This man wants your views on the subways. Let’s give it to him. (Photo by Joe Fornabaio for The New York Times)
Roberts, who came up with this plan because he, like everyone else, complains about the subways, will hand out report cards this summer to riders on the 7 train. The cards will come with prepaid postage and will request that riders evaluate everything from security to cleanliness to timeliness If this pilot effort is successful, the City’s other subway lines will find themselves up for grading in the fall.
But who wants to wait until fall? Let’s get to the grading!
Timeliness: During rush hour, the subways run often. There’s always a train when I want one. But try getting anywhere late at night or on the weekends. Even the MTA’s own service advisory Website doesn’t know which trains are running express, which are running local and which aren’t running at all. And don’t even get me started on the presence or lack thereof of the G train, the delays on the L line and the headaches of getting anywhere on the N line late at night.
Cleanliness: Gross. The unidentified sticky stuff on the seats and the floors, the scattered newspapers, the graffiti, the strange ickiness of the poles: This all adds up to not clean. And we shouldn’t forget about the stations. Black gum spots dot even the newest of platforms, sewage leaks from corroded pipes and green-brown water fills up the track bed as newspapers, umbrellas, batteries, free newspapers and just about everything else float by. Also, rats.
Public Address Announcements: Fkaliecd idjkcdke ckdieudka kdkfssdco epskdclw standclearcloshingdoorkadkfie kdiufke. Dkjslk dfiue redsignaldksjdi urkc ieplskiem ckakshhhhhh. Esidkqp dkcndk390 kdjxkcmd. Nextstopdk ieukcalep. Exactly.
Security: Howard Roberts wants us to grade security. So here’s your A, Howard. The subways haven’t been attacked yet and those annoyingly loud reminders to check myself (before I wreck myself) and watch my belongings has stopped countless terrorists from planting anything in my stuff. But then again, officials seem to disagree with my grade, and no one thinks the subways receive enough anti-terrorism funds. But, hey, if you see something, say something! Go get ’em, Tiger. (P.S. The subways are not safe for little children. Breakdancers attack them. If you click on one link in this post, follow that one. Great YouTube video there.)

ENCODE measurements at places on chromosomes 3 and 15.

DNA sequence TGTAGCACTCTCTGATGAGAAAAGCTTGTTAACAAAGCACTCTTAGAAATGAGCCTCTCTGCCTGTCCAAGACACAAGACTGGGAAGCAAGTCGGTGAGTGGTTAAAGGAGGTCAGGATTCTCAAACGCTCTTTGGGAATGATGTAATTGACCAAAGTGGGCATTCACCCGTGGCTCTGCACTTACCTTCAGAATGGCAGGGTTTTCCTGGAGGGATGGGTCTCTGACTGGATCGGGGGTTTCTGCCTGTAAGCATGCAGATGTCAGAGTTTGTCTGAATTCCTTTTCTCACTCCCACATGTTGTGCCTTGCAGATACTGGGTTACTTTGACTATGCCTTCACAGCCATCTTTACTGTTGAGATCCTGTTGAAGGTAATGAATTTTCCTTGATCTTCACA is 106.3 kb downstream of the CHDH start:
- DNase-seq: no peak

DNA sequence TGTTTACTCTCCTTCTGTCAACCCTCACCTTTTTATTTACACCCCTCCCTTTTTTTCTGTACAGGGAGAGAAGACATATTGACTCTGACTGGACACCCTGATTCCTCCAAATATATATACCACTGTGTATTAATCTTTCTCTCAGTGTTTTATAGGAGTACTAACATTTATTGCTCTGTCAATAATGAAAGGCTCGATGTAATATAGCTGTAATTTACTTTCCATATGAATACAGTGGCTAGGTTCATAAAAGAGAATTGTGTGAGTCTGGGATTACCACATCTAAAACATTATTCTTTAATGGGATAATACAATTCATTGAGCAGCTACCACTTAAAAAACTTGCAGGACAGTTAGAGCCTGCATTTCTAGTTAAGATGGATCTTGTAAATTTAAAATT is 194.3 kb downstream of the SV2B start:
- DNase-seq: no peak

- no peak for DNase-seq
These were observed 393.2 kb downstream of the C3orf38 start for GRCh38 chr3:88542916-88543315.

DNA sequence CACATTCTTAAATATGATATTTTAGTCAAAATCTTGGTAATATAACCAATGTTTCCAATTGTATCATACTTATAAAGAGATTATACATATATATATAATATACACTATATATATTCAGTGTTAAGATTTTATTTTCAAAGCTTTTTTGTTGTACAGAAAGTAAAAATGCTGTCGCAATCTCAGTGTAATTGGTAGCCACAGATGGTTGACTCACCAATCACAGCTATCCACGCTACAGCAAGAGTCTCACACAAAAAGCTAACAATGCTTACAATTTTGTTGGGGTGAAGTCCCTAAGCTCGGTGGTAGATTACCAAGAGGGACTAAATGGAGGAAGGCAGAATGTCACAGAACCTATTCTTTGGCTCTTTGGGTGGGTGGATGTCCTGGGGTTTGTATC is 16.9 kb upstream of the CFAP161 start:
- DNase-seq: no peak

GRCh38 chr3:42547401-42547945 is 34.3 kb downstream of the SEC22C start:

Responsiveness of Employees: This is another category Roberts requested. Really, Howard, let’s not go there. Last year, your agency was sued because a station clerk saw a rape but stayed in the booth and did nothing. This seems to be a common occurrence. Also, your employees never know anything about which trains are running and when. Needs improvement.
Comfort: Based on the number of homeless people I see sleeping on the trains these days, those hard plastic seats must be pretty comfortable. So this one gets an A+! That’s something the MTA has right: Subway trains make great beds.
So there you go, Howard. Your first report card. You can get better grades if you make trains arrive as soon as I get down to the platform, clean up a bit and fix those public address speakers. You may want to do something about all of the people who reside in the subway cars overnight, but that’s your call. Good luck.